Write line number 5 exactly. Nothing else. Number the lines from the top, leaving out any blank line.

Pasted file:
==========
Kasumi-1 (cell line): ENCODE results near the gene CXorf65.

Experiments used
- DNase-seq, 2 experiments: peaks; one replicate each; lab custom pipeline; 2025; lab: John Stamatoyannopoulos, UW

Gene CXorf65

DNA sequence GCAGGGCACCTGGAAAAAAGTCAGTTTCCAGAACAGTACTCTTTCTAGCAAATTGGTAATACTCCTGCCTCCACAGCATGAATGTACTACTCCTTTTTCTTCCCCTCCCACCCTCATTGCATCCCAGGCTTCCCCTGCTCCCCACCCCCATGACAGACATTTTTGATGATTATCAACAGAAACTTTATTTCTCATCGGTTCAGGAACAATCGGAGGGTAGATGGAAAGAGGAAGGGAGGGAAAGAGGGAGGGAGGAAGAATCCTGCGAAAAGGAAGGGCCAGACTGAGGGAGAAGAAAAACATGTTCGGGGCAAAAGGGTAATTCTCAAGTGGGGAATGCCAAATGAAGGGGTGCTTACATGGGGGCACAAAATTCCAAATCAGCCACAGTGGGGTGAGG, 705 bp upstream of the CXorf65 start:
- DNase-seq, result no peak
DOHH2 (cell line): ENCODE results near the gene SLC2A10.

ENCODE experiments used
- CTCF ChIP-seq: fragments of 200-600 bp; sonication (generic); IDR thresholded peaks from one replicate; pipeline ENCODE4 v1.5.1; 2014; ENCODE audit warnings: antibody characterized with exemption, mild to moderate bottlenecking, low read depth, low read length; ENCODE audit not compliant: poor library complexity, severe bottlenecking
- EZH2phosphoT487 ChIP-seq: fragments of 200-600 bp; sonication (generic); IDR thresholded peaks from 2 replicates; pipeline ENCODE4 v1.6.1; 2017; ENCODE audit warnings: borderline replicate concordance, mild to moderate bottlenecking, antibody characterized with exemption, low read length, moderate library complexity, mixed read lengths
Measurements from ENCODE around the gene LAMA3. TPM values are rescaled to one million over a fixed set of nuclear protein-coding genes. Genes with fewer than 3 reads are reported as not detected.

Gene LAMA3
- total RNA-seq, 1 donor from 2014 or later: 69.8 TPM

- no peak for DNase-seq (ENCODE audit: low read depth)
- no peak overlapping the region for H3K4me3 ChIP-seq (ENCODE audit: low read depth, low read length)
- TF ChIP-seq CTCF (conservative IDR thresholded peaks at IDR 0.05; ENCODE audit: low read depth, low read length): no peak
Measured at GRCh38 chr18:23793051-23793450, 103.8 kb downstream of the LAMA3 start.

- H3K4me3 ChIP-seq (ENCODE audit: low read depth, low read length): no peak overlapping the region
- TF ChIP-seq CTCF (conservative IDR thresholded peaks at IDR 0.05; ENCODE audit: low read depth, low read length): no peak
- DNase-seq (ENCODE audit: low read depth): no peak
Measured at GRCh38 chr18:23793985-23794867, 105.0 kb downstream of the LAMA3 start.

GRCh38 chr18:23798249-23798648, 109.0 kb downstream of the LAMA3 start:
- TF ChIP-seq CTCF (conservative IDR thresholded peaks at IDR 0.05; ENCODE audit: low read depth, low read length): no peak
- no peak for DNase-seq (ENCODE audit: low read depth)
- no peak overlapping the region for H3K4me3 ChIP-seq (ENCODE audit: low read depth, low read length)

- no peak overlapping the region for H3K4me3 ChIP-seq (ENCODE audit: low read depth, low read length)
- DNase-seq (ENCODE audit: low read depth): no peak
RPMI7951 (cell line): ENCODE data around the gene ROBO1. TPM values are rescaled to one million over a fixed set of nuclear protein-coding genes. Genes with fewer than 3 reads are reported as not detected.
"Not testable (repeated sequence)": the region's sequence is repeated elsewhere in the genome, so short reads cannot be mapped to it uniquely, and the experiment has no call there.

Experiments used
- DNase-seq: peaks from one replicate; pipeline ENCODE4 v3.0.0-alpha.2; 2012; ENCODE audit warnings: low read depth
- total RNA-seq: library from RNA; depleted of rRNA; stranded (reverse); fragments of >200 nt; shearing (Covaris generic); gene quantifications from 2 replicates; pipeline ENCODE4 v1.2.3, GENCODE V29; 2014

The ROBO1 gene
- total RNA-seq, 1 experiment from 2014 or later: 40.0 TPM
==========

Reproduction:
DNA sequence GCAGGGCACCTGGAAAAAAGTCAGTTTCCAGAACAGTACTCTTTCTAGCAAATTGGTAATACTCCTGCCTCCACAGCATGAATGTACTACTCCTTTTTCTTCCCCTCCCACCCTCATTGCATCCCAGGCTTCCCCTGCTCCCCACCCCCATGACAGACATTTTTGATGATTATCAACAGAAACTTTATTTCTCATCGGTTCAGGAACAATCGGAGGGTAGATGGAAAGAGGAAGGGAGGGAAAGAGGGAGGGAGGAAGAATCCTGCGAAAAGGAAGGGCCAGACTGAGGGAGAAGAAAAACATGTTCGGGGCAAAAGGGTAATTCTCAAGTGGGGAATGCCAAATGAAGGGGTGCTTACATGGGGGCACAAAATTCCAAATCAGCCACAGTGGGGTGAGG, 705 bp upstream of the CXorf65 start: